Starting quarterback? Stay tuned.
"I don't see the reason to (name a starter), really," Stoops said. "I think both guys are working extremely hard, and there's probably no reason for me to name a starter."
How about the play calling? Stoops did tackle that one. Offensive coordinator Neal Brown will call the plays, although Stoops retains veto power. Brown will work from the sidelines. The major analysis from the press box will be handled by Tommy Mainord, wide receivers coach for the Wildcats.
"He'll call all the plays, but obviously I'll make all the decisions, whether it's four-down territory or when to take a shot and have some input and things like that," Stoops said. "But he'll call the plays. But I'll just be there to manage it, and like I said make the decisions on four down or punting and going for it and just, you know, here or there."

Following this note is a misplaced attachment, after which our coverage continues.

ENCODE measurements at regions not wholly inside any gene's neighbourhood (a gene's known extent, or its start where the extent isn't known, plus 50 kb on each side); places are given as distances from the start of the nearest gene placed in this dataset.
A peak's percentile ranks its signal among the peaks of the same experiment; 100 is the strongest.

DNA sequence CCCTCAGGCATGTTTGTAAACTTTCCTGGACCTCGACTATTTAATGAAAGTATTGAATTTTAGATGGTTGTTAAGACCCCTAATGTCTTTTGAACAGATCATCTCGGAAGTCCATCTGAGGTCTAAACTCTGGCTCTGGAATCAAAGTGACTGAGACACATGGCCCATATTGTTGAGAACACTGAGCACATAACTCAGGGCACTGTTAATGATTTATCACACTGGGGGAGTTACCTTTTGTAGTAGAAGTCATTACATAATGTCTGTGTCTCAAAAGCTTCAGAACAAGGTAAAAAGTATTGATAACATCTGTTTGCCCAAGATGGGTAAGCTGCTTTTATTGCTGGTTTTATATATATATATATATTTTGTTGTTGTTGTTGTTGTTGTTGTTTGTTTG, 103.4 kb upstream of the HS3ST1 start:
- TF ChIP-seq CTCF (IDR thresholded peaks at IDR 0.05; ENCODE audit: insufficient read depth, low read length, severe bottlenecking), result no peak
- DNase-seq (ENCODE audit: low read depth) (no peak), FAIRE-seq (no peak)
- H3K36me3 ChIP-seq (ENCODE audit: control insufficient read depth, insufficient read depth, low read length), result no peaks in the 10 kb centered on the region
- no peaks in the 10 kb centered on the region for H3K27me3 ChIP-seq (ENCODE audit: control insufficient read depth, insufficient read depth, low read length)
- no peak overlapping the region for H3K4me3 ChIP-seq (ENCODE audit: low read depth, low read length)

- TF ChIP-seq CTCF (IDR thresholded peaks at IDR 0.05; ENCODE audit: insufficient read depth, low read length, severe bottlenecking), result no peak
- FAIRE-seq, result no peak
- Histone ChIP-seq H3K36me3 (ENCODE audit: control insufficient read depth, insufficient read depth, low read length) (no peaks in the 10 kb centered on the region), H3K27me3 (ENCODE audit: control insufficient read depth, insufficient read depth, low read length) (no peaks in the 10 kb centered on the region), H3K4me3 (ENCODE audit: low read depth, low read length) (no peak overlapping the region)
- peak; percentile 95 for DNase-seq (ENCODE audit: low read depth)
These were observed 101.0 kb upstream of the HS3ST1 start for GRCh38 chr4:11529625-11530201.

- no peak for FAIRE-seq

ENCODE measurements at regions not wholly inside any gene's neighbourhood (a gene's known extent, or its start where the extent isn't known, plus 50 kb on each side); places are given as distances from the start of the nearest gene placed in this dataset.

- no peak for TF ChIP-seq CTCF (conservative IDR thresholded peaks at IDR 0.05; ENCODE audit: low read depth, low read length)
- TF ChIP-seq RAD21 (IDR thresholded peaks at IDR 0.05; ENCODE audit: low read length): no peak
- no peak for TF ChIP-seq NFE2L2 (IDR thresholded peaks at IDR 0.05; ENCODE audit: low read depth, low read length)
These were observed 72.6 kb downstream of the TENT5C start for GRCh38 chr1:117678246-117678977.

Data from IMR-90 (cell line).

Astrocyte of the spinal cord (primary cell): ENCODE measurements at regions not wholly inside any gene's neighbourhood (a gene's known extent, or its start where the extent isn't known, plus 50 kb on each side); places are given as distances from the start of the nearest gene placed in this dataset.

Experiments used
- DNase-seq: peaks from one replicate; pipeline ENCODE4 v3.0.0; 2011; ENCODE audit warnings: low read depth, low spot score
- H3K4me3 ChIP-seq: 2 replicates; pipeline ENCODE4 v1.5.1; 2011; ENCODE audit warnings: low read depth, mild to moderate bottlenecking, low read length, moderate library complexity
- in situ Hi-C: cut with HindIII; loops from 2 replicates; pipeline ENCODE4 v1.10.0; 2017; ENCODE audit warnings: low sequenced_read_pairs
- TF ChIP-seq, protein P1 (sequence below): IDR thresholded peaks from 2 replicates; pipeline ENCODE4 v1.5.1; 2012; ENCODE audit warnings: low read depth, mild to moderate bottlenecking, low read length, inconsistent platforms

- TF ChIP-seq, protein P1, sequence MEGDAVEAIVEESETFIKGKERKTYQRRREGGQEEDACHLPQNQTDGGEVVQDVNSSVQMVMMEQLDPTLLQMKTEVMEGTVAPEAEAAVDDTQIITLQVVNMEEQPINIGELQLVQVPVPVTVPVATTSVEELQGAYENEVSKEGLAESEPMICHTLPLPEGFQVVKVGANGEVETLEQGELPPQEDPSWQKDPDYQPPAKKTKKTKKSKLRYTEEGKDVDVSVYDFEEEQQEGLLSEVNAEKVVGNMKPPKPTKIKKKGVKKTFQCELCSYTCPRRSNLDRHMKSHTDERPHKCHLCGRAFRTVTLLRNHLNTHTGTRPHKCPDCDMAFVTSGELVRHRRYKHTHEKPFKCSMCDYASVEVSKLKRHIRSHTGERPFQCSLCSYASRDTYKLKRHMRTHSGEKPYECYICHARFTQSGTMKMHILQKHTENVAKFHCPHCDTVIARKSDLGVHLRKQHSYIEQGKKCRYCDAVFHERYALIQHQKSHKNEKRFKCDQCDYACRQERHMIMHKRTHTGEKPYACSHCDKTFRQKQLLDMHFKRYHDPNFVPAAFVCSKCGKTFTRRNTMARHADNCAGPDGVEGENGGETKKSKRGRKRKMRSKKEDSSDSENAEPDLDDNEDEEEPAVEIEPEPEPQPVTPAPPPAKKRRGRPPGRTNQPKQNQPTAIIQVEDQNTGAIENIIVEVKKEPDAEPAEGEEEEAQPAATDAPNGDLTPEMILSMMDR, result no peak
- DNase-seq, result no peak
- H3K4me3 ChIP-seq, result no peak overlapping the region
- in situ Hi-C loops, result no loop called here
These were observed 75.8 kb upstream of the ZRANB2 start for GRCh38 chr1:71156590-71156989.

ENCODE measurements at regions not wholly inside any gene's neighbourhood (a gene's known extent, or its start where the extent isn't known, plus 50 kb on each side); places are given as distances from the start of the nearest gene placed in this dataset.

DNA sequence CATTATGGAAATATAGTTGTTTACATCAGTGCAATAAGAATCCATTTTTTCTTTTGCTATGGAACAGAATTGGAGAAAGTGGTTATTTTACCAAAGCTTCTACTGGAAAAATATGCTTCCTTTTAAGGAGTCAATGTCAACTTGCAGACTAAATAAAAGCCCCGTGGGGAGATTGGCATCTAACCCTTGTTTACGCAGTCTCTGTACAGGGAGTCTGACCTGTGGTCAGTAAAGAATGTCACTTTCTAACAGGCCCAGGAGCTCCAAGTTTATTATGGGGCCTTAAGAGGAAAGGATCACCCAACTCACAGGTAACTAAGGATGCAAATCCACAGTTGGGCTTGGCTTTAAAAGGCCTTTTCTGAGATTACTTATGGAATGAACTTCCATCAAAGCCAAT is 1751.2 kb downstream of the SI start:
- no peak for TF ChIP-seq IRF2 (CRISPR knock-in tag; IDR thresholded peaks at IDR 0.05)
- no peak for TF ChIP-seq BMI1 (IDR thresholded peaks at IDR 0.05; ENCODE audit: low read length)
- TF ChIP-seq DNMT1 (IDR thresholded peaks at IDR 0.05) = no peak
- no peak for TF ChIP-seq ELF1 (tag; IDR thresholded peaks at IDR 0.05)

Why does Brown prefer to work the sidelines? Many offensive coordinators prefer the booth. It's a better angle to watch plays develop – and it's also an easier spot to take a solid look at replays.
"I think you've got a little bit better feel when to use tempo, when to not," Brown said. "I like seeing the quarterback when they come off. If they did something well or they did something poorly, I like to be able to immediately talk to them and discuss it."
INDIANA'S 749-YARD, 12-TD BACKUP
The chatter around the Indiana University football program isn't much different than it is around most schools. Everybody wants to know who's going to play quarterback.
At Indiana, it's not a two-man race, it's a three-man race. There is Tre Roberson, who started the first two games last season before suffering a broken leg. There is Cam Coffman, who threw for more than 2,700 yards. There is Nate Sudfeld, who had seven touchdowns and only one interception while attempting 82 passes as a true freshman.